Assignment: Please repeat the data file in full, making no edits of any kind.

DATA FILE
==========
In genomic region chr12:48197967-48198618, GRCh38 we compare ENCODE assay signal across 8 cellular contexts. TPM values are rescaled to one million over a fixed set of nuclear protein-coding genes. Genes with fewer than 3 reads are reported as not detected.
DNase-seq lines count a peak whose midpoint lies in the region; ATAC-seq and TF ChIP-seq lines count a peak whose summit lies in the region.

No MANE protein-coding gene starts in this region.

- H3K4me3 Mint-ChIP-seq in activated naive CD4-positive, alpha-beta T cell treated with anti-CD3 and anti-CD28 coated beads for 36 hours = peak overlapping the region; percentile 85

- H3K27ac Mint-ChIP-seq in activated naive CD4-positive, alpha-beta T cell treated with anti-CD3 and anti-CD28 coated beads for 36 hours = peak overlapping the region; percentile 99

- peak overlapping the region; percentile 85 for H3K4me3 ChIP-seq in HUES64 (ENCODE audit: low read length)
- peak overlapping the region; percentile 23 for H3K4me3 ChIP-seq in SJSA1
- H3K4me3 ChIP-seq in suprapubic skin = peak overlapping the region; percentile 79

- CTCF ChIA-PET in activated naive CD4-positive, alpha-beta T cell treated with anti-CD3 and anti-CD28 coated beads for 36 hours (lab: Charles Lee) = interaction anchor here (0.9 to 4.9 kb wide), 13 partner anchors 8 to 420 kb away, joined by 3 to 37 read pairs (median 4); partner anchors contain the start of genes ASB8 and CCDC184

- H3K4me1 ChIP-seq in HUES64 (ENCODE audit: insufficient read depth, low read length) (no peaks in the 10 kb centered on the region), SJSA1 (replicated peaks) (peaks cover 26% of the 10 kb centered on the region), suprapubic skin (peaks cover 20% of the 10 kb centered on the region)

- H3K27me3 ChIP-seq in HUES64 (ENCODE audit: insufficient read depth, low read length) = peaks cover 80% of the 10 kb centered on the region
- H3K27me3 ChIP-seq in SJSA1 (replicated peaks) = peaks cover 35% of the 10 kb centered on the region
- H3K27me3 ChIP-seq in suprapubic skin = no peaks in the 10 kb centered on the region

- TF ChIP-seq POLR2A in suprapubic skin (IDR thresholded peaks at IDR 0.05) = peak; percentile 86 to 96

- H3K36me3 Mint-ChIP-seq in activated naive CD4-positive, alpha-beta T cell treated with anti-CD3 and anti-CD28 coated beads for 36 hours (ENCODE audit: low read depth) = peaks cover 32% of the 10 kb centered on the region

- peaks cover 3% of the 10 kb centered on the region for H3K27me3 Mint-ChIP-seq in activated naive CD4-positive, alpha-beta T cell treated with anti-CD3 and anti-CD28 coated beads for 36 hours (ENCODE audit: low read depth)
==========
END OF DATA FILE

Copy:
In genomic region chr12:48197967-48198618, GRCh38 we compare ENCODE assay signal across 8 cellular contexts. TPM values are rescaled to one million over a fixed set of nuclear protein-coding genes. Genes with fewer than 3 reads are reported as not detected.
DNase-seq lines count a peak whose midpoint lies in the region; ATAC-seq and TF ChIP-seq lines count a peak whose summit lies in the region.

No MANE protein-coding gene starts in this region.

- H3K4me3 Mint-ChIP-seq in activated naive CD4-positive, alpha-beta T cell treated with anti-CD3 and anti-CD28 coated beads for 36 hours = peak overlapping the region; percentile 85

- H3K27ac Mint-ChIP-seq in activated naive CD4-positive, alpha-beta T cell treated with anti-CD3 and anti-CD28 coated beads for 36 hours = peak overlapping the region; percentile 99

- peak overlapping the region; percentile 85 for H3K4me3 ChIP-seq in HUES64 (ENCODE audit: low read length)
- peak overlapping the region; percentile 23 for H3K4me3 ChIP-seq in SJSA1
- H3K4me3 ChIP-seq in suprapubic skin = peak overlapping the region; percentile 79

- CTCF ChIA-PET in activated naive CD4-positive, alpha-beta T cell treated with anti-CD3 and anti-CD28 coated beads for 36 hours (lab: Charles Lee) = interaction anchor here (0.9 to 4.9 kb wide), 13 partner anchors 8 to 420 kb away, joined by 3 to 37 read pairs (median 4); partner anchors contain the start of genes ASB8 and CCDC184

- H3K4me1 ChIP-seq in HUES64 (ENCODE audit: insufficient read depth, low read length) (no peaks in the 10 kb centered on the region), SJSA1 (replicated peaks) (peaks cover 26% of the 10 kb centered on the region), suprapubic skin (peaks cover 20% of the 10 kb centered on the region)

- H3K27me3 ChIP-seq in HUES64 (ENCODE audit: insufficient read depth, low read length) = peaks cover 80% of the 10 kb centered on the region
- H3K27me3 ChIP-seq in SJSA1 (replicated peaks) = peaks cover 35% of the 10 kb centered on the region
- H3K27me3 ChIP-seq in suprapubic skin = no peaks in the 10 kb centered on the region

- TF ChIP-seq POLR2A in suprapubic skin (IDR thresholded peaks at IDR 0.05) = peak; percentile 86 to 96

- H3K36me3 Mint-ChIP-seq in activated naive CD4-positive, alpha-beta T cell treated with anti-CD3 and anti-CD28 coated beads for 36 hours (ENCODE audit: low read depth) = peaks cover 32% of the 10 kb centered on the region

- peaks cover 3% of the 10 kb centered on the region for H3K27me3 Mint-ChIP-seq in activated naive CD4-positive, alpha-beta T cell treated with anti-CD3 and anti-CD28 coated beads for 36 hours (ENCODE audit: low read depth)